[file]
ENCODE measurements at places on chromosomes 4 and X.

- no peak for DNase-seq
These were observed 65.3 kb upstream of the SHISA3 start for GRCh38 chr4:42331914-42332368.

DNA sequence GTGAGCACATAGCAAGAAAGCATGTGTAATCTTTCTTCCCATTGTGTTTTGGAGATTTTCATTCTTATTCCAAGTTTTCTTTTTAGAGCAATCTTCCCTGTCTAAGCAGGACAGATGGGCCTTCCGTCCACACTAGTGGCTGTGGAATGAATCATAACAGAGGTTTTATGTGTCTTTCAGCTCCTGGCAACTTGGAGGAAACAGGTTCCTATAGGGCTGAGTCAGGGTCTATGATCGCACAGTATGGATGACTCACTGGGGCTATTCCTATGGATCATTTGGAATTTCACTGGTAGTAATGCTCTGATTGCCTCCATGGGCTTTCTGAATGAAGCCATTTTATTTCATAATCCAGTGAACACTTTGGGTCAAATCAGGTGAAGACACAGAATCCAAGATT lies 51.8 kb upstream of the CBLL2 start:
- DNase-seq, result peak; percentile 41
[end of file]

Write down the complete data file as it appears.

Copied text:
ENCODE measurements at places on chromosomes 4 and X.

- no peak for DNase-seq
These were observed 65.3 kb upstream of the SHISA3 start for GRCh38 chr4:42331914-42332368.

DNA sequence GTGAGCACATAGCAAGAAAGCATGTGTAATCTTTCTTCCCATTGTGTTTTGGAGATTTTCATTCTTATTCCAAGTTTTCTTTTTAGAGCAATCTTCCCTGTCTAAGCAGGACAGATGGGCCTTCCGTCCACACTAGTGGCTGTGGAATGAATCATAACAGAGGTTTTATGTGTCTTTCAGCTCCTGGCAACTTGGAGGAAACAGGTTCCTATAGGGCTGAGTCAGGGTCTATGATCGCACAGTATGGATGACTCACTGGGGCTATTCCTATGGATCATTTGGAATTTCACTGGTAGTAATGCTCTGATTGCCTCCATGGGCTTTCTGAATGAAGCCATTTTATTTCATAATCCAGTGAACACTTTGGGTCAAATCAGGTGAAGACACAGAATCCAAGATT lies 51.8 kb upstream of the CBLL2 start:
- DNase-seq, result peak; percentile 41